And then there’s the one that truly made me scoff when I read it: Chapter 18 (“Once or twice / each week / A Gathering of Earthseed / is a good and necessary thing. / It vents emotion, then / quiets the mind. / It focuses attention, / strengthens purpose, and / unifies people.”). (It is, of course, also the chapter in which Lauren gets her first convert. This is not a coincidence.) It seems so…paltry. It’s not “here’s how to be a good person,” it’s not “here’s how societies are structured but shouldn’t be,” it’s not “know thyself”—it’s “have church a couple times a week, for these specific reasons.” But then I realized something that I think is actually really neat about this one, more than any of the others. This particular set of verses is about how to establish an Earthseed community. It’s the rules of the early church, not doctrine but management. More than any of the other epigraphs, it gives a vision into the process of Earthseed turning from one girl’s ideas into a community and presumably then a movement and a religion. There are things like this in the Christian New Testament too, what seem like finicky little details on how to run services or to operate a church. They’re not really instructions on how to worship; “once or twice” is entertainingly vague for scripture. But what Lauren needs if Earthseed is going to grow is for it to spread. She needs Earthseed communities to sprout in more places than just wherever she is, and for them to have a shared identity. Now that I’m reading this epigraph as community consolidation rather than scheduling, I can’t help feeling like it would be such an interesting one for future historians of Earthseed to use in re-creating the early communities of their faith, and that just tickles me.

Intersectionality

Probably you’ve heard of intersectionality. But maybe you haven’t. I hadn’t until the past few years. It’s a metaphor coined by law professor and anti-racist activist Kimberlé Crenshaw that helps describe compounded disadvantages. You could find far worse ways to spend 7 minutes than to listen to her explain the metaphor and its origin here. Go watch it if you haven’t run across the term before. I’ll wait. (I started trying to briefly explain it, but Crenshaw is so eloquent on it that my ham-fisted attempt to render it in my own words seemed folly.)

Photo by Joey Lu from Pexels

We see lots of compounded disadvantage in The Parable of the Sower. There’s sexism, classism, racism, and other bigotry on display. People who can’t read are further disadvantaged. Lauren is especially interesting, as she is a Black woman (there’s a familiar intersection there), but she’s also a sharer. This compounds her disadvantage by making it very difficult for her to even defend herself effectively, since if she does so, she’ll knock herself down with empathetic pain when she knocks down any assailant. It’s a particularly nasty disadvantage that reminded me of Dana’s double bind in Kindred; if Dana didn’t rescue Rufus, she would be undoing herself, recall.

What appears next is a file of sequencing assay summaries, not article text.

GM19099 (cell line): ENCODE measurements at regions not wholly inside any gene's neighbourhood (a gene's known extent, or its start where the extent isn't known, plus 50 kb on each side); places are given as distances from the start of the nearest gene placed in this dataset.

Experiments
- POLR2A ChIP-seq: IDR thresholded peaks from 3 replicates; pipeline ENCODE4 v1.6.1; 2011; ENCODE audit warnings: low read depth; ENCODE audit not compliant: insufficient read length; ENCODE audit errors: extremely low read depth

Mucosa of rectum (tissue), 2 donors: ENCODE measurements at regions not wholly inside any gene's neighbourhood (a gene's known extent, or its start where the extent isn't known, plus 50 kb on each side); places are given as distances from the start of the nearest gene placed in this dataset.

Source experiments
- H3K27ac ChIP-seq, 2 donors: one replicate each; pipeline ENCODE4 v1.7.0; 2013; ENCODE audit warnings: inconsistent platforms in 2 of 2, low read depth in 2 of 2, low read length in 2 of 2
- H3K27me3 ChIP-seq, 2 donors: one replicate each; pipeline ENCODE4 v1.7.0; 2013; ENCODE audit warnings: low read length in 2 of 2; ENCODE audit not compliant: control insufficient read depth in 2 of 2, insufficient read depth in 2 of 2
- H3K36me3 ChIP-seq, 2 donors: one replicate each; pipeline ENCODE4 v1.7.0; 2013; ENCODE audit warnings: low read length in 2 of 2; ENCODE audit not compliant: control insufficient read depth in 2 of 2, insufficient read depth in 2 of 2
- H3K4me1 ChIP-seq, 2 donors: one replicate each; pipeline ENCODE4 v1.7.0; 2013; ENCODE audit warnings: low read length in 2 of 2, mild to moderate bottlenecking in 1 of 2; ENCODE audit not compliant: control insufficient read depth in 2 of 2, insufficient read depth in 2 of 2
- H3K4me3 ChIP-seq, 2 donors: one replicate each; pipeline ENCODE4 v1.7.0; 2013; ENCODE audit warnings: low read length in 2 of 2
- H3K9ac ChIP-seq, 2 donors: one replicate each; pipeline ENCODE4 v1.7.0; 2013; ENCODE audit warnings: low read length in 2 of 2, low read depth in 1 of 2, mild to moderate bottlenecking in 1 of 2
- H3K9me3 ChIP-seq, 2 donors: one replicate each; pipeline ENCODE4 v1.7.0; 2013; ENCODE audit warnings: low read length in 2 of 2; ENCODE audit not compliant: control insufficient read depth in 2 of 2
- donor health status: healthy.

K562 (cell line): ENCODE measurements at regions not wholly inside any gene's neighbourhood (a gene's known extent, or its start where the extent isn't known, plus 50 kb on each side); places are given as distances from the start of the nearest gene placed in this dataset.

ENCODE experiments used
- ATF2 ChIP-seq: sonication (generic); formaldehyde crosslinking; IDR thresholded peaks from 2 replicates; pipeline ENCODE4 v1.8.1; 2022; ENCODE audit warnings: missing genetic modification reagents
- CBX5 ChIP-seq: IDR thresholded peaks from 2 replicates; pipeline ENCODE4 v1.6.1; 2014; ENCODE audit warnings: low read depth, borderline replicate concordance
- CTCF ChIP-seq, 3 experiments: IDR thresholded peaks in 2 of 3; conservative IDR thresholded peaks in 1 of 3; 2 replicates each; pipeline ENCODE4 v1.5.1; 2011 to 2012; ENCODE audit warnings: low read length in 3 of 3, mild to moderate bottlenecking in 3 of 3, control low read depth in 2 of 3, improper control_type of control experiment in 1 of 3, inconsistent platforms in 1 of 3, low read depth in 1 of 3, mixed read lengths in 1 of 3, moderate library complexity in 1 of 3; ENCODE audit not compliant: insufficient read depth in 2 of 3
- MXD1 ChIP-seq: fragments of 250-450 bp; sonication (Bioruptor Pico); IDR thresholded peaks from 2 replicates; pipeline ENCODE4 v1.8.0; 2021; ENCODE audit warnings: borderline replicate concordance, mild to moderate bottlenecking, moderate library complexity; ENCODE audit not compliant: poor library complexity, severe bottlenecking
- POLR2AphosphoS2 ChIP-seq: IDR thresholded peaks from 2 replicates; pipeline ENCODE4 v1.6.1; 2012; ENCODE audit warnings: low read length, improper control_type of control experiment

We see some other little glimpses of intersectionality when Lauren and Zahra and Harry leave their neighborhood. Lauren disguises herself as a man to rid herself of the disadvantage of clearly being a woman. They joke about Harry getting a tan so that he can rid himself of the disadvantage of being a member of a mixed-race party.

There are of course actual paved intersections in the book. On page 197 in my edition (early in chapter 17), Lauren and company move from the 118 to the 23 freeway. There’s a big fire nearby, and there’s also the danger of a water station as they transition, approximately through this intersection. These dangers are in play all along their route, but it struck me that Butler brought these two elemental opposite dangers together as these freeways converged.

Just a few pages later (same section, page 203 in my edition), the party comes to the beach and has moved from the 23 to the 101, which runs all the way through California heading north and which they’ll follow as far as they can. It’s at approximately this intersection that they team up with the small family — a Black man, a Latina, and their child who have their own disadvantages. And it’s at about the time these groups come together in spite of their shared caution that things really start clicking with Lauren’s Earthseed ideas. She gets, she thinks, her first convert in Travis Charles Douglas, the father in their group of new companions. It was at the one intersection that Lauren helped the family and after banding together at about the time of the second freeway intersection that sharing their struggle made the whole group stronger.